RosemariaM: Rather than give an example, let me walk you through possible approaches. Think of your application as a combination of components where you can present information about yourself that you feel will be important for the admissions committee to know about you. If there is information that you cannot put into your application through the standard components, think about putting that content in the presentation, or highlighting things that are very important to you. Focus first on what content you want to cover, then let your mind wander about ways that you might be able to convey those messages. Creativity is not important; it's all about the content.
crack_the_gmat_2: My undergrad degree is from India. Should I just submit my transcripts or should I get help from evaluation services for calculating my GPA? What's your admission policy?
RosemariaM: Chicago does not require transcripts to be certified by a third party nor do we ask you to convert scores to the U.S. 4.0 system. We have a great deal of experience with scoring systems from around the world.
sudhir3127: I have given my GMAT twice and I am an international applicant. My chartered accountancy background and i-banking experience makes Chicago one of my top choices. As I said earlier, I feel the GMAT hasn't captured my real abilities though I have taken it twice. I have already taken it twice and want to apply in R2. Do you think I should stop worrying about the GMAT and start the work on the application?
RosemariaM: Move on and focus on the rest of your application.
jessienglk: Could you tell me more about the International MBA? How different will the curriculum be if a regular MBA student takes electives with an international focus and language classes?
RosemariaM: The IMBA is the exact same program with a few additional requirements (study abroad, internship abroad, an international studies concentration, and a non-native language proficiency). We have many students who do everything except the language requirement, so the choice is completely up to you.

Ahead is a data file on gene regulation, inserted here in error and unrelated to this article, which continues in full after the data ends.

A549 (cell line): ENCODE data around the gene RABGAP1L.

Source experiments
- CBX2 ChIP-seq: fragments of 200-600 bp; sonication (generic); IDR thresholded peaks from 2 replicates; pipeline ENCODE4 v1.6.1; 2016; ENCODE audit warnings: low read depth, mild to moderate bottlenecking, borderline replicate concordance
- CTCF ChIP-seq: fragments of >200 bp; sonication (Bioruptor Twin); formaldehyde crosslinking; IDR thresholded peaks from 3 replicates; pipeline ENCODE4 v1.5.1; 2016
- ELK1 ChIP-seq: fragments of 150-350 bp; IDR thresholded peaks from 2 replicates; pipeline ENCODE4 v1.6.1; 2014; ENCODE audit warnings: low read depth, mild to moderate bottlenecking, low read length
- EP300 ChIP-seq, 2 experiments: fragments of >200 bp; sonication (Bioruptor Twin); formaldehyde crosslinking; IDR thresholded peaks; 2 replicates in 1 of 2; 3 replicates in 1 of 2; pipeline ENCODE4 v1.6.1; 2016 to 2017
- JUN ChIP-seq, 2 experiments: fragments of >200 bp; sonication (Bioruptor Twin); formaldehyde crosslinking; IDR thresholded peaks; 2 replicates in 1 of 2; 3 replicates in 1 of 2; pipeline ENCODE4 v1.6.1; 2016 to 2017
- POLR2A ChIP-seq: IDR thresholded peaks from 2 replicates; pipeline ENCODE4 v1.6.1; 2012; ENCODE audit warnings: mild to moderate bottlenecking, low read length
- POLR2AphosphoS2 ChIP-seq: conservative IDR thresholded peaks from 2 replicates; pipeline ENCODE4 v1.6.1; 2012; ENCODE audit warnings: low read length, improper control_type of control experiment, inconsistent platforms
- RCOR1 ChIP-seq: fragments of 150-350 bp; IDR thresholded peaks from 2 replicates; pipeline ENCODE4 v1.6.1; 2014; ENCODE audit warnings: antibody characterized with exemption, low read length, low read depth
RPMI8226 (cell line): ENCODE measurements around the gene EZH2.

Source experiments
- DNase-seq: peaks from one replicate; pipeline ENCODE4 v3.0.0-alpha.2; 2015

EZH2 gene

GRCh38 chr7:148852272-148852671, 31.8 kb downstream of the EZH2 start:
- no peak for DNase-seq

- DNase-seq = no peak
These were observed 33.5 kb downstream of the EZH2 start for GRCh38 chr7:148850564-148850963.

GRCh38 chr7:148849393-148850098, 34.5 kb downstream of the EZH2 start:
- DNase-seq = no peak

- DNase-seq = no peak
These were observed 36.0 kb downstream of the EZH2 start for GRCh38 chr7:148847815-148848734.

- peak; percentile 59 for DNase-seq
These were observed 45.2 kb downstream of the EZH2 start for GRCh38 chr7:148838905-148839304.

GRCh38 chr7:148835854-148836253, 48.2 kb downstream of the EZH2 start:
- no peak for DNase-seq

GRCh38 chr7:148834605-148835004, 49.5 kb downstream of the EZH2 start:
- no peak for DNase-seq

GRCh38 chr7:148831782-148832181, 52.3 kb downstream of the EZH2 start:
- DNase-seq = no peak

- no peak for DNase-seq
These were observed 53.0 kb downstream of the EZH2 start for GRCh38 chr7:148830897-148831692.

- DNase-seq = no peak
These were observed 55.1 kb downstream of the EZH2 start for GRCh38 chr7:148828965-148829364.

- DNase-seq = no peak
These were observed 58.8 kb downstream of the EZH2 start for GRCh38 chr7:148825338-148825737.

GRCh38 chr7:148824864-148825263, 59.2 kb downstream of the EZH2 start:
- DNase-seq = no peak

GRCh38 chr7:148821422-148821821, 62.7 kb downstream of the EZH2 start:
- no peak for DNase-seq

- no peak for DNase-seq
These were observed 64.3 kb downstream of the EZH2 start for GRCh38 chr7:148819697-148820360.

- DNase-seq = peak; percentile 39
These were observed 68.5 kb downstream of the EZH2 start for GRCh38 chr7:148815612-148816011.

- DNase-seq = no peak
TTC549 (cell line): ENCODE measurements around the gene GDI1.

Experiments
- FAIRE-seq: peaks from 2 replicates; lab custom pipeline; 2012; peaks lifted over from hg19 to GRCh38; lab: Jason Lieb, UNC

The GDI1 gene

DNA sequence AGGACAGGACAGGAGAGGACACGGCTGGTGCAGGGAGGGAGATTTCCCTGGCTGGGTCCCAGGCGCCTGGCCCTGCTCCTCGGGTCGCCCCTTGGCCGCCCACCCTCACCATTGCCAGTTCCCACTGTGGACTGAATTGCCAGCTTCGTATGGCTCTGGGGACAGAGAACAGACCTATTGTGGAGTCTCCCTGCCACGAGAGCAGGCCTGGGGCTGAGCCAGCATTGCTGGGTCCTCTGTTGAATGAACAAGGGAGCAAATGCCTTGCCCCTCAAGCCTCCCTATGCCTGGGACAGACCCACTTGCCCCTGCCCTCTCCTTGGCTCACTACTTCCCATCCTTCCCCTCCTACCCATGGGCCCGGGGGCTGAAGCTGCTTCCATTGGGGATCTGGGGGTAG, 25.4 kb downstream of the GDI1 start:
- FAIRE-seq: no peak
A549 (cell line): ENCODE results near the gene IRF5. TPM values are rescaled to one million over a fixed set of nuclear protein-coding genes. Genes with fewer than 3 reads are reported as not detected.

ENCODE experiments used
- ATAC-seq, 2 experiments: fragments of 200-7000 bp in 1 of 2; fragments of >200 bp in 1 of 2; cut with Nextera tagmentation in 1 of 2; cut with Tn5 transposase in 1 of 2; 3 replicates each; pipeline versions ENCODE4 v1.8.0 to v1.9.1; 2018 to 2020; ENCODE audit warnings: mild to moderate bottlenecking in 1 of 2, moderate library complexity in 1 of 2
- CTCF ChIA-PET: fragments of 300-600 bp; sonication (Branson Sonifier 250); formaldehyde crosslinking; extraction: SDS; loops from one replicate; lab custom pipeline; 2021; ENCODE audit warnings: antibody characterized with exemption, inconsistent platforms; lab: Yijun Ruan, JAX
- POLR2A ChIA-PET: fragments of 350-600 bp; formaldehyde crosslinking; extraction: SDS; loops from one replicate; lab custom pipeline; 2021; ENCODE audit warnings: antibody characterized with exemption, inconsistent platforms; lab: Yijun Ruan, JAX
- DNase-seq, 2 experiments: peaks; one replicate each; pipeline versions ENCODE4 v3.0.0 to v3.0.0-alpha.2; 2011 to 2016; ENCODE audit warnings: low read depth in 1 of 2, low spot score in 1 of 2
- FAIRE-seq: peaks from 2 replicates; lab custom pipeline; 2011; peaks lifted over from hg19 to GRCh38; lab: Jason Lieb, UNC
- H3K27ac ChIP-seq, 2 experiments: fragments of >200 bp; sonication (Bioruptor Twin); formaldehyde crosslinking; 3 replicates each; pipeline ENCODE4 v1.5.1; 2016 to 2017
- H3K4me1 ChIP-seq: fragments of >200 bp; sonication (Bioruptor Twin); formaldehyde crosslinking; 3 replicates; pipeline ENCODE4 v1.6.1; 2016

jessienglk: Do we have to demonstrate a certain level of proficiency in a particular language before we can apply for the IMBA?
RosemariaM: The proficiency test will come at the end of your MBA experience.
booth_aspirant: How do you perceive Essay 2 if someone wants to include a non-professional experience?
RosemariaM: Absolutely. This question can focus on personal or professional situations.
jessienglk: Could you tell us more about LEAD? I have seen some LEAD photos. They look like team-building activities during orientation. What kind of classes can I expect from LEAD?
Rachel: LEAD covers a wide variety of topics, including ethics, group dynamics, and self-reflection. It's a great way to learn about yourself and how to interact with people who have different personalities from you do.
adi83: How competitive is R3 as compared with other rounds? To be more specific how many seats are generally being considered in R3?
RosemariaM: Round three always tends to be a bit more competitive due to the fact that we have already made many offers of admission, and we may be looking for specific types of profiles. That said, there is always plenty of room for terrific candidates.
u0388768: I am interested in the alternate energy sector. Are nontraditional sectors such as alternate energy getting enough attention among the traditional fields of business, such as finance/accounting/marketing? What opportunities does the University of Chicago provide for someone who is interested in venturing into the alternate energy sector?
Rachel: There are many people who are interested in alternative energy. We have a class here at Booth called Innovation in Energy Markets and Opportunities in Renewable Energy. Plus, there's an energy group here, and one of its big focuses is alternative energy. Further, there are some companies that recruit at Booth that have a presence in alternate energy, such as John Deere (DE) in wind energy.
crack_the_gmat_2: Can you provide more information on entrepreneurship classes and groups at Booth?
RosemariaM: Entrepreneurship is the second most popular concentration at Chicago. We have a dual focus — the practitioner and the investor (PE/VC). From our classes and student groups to the Polsky Center for Entrepreneurship, there are extensive offerings in this area. I would encourage you to connect with our entrepreneurship student group and visit the Polsky Center Web site for a list or resources and activities.